22 January 2011 - 13:33Looking for some prototype testers

Edit: The add-on has now been released, so check out the announcement post: Towards Browse-Based Browsing with Home Dash. Thanks for the feedback!

I started hacking on an idea last week in the context of the Prospector experiments [mozillalabs.com]. I’m looking for a small set of people to try it out and give some initial technical feedback. For example, I know I’ve hard-coded some sizes/images that happen to fit my 1280×800 screen on my Mac, but I am curious how it works or doesn’t work on other platforms, window sizes, etc.

You can install the restartless add-on [edit: addons.mozilla.org] if you’re already running Firefox 4 Beta 10 [firefox.com] or later. I’m not really describing it on purpose. 😉 But not to be too confused, below is a sketch from when I started hacking on it. And as usual, you can check out the source first from GitHub [github.com] or directly from the .xpi.

Sketch of Home Dash

You can email me the feedback at edilee@gmail.com or just reply with a comment!

23 Comments | Tags: Development, Mozilla, Search

21 December 2010 - 11:20#status 2010-12-20

– Brainstorm next Prospector experiments

At the Mozilla All Hands last week, and we held a discussion to brainstorm various ideas to try out in the Prospector family of experiments. A couple of the current experiments like Speak Words and Instant Preview help users get back to top sites almost instantly with just one key stroke, but these mainly help for the relatively small set of sites that users frequent and not so much the remainder of the history available in Firefox.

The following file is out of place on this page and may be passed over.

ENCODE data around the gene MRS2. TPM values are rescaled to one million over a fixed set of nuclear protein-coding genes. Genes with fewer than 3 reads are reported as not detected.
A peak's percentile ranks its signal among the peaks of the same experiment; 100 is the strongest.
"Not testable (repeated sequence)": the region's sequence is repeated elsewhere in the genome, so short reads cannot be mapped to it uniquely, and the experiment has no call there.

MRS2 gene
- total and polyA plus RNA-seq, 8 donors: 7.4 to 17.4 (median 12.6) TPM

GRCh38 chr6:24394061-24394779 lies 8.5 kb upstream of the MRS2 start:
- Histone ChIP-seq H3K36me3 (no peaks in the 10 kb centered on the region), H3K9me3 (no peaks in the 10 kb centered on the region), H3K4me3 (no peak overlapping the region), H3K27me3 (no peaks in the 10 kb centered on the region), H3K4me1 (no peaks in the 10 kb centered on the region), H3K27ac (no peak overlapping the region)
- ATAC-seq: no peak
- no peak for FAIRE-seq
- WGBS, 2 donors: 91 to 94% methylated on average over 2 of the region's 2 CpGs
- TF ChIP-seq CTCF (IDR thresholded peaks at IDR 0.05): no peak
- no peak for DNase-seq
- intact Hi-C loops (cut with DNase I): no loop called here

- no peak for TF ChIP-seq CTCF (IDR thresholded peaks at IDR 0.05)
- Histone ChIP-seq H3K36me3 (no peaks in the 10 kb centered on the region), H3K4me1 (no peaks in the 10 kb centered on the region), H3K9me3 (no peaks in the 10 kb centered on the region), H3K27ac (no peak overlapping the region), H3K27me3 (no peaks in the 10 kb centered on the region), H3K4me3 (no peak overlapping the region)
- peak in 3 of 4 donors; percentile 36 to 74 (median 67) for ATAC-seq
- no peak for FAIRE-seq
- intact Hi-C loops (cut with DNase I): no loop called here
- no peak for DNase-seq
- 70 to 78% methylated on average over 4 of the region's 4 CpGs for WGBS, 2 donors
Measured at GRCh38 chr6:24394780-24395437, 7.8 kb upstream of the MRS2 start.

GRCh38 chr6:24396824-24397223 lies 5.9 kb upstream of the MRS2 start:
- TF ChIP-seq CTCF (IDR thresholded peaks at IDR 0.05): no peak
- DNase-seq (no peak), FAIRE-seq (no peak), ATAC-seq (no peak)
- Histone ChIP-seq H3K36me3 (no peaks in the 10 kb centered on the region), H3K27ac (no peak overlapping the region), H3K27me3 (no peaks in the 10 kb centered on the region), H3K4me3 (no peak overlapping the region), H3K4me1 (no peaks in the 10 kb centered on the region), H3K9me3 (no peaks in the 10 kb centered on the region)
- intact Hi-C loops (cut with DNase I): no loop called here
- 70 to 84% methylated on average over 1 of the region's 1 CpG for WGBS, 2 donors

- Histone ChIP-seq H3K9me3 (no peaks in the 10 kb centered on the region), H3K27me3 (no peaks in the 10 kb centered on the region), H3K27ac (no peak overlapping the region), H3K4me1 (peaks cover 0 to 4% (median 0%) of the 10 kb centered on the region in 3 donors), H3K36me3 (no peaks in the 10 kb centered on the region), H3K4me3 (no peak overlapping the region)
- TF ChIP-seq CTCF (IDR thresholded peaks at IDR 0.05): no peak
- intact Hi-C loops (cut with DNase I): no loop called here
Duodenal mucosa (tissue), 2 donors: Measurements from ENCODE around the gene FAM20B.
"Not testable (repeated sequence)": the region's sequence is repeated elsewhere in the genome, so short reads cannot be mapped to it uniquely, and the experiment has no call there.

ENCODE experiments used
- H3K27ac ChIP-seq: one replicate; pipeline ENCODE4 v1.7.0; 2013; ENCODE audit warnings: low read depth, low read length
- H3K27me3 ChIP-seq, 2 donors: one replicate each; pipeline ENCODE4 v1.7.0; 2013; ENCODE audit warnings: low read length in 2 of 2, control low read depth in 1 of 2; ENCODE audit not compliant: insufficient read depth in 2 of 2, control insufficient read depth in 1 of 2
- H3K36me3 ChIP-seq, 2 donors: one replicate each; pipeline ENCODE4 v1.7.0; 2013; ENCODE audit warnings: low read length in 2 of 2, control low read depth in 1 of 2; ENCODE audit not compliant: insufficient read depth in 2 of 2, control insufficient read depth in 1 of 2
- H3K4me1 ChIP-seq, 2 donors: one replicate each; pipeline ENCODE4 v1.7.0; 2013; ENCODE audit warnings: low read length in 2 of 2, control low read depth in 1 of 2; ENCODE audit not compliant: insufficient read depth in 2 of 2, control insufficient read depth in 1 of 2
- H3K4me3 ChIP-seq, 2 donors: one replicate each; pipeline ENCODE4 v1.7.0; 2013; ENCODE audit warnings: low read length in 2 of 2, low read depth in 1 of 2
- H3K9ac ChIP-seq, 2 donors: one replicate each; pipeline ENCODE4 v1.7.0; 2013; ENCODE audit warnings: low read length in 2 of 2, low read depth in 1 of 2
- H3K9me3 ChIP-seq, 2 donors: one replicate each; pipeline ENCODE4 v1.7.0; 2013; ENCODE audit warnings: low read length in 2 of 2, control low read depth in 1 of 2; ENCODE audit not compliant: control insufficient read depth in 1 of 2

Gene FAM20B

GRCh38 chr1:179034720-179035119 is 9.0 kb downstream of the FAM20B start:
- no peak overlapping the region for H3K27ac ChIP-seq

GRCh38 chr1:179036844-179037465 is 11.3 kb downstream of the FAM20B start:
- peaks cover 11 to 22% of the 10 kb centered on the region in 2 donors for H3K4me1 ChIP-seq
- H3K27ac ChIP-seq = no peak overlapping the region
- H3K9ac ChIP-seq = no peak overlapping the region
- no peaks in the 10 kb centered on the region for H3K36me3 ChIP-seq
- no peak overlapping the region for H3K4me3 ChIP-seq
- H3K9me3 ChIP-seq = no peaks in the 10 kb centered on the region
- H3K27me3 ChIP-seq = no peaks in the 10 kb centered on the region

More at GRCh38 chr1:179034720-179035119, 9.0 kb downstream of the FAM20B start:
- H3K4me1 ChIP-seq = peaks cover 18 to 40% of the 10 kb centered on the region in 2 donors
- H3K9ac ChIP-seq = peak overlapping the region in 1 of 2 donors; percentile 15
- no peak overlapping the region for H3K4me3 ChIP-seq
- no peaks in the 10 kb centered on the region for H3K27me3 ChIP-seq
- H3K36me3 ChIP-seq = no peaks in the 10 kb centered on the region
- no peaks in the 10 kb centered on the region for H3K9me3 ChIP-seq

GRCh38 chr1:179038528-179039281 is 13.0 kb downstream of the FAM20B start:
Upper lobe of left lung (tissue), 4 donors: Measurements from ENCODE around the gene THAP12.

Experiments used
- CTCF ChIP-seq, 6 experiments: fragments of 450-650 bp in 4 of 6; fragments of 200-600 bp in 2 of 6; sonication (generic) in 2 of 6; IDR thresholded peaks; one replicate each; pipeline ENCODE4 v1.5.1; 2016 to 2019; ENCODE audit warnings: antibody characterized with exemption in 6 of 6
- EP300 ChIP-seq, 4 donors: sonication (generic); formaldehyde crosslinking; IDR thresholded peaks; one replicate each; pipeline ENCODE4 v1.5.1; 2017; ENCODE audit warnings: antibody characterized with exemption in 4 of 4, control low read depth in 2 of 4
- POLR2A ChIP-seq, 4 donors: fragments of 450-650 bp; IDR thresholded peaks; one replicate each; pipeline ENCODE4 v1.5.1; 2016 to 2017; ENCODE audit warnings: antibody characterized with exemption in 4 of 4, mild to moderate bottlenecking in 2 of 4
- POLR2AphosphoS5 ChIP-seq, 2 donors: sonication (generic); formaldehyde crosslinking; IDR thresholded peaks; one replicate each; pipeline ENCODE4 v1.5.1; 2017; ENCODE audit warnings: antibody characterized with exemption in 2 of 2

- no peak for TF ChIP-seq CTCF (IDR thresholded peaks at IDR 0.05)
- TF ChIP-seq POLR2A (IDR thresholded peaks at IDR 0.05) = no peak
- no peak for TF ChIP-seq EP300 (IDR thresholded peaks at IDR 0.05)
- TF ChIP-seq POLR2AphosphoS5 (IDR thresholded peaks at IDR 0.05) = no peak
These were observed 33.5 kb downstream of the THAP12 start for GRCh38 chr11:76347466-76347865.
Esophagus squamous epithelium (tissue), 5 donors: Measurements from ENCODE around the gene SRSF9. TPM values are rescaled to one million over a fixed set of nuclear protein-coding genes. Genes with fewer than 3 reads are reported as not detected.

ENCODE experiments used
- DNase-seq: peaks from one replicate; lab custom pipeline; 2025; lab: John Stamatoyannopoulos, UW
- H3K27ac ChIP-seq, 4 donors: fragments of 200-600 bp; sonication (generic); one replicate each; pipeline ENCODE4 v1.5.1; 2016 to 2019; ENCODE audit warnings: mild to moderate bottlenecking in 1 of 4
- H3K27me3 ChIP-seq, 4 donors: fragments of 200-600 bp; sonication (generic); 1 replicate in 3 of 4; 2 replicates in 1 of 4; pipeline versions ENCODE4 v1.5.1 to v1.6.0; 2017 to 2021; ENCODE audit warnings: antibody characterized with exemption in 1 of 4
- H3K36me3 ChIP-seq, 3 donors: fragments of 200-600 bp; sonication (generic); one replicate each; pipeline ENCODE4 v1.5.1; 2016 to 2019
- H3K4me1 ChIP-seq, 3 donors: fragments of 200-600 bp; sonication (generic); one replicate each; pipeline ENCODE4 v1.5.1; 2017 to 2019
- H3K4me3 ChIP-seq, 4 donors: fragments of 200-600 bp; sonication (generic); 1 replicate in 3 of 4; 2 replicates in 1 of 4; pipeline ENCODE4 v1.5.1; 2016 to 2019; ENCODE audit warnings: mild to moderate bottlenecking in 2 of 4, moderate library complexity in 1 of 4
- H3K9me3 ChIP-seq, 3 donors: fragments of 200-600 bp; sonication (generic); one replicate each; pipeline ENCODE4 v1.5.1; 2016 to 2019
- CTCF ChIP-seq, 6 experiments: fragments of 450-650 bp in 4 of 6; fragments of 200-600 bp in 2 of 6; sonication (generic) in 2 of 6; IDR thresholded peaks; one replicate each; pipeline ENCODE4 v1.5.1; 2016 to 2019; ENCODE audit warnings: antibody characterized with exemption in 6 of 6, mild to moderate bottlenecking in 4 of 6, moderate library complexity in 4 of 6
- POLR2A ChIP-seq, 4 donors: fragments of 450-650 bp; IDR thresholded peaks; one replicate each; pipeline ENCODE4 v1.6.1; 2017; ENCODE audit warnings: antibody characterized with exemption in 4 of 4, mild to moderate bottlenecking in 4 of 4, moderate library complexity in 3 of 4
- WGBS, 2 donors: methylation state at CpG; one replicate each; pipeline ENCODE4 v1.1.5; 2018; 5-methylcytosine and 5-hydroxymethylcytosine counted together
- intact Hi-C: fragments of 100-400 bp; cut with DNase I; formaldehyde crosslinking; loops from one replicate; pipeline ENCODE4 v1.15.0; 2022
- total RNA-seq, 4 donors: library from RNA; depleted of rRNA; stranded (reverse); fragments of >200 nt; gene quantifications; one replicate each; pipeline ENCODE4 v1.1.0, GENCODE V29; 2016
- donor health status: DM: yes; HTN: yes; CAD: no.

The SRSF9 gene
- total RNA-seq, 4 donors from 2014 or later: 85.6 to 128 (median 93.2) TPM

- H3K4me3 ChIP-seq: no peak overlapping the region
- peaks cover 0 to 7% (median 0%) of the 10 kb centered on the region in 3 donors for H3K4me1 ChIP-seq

So the next set of experiments will focus on improving the experience of searching for pages in Firefox. Interesting findings from Query Stats could help identify relevant pages or help build a better view of your past browsing behavior. Additional data about each page could be tracked by Firefox such as unique phrases from the page or how long a tab was opened and interacted with.

Displaying the search results also received some attention as to how to add all this extra information in a clean way. Some ideas ranged from being more space efficient by showing location bar results on one line to taking up more vertical space as one might not need to use the page when searching. This led to ideas of using the whole tab content area to show rich results and provide interaction such as grouping/switching of types of results like pages, apps, videos, etc.

– Prepare search bar -> button demo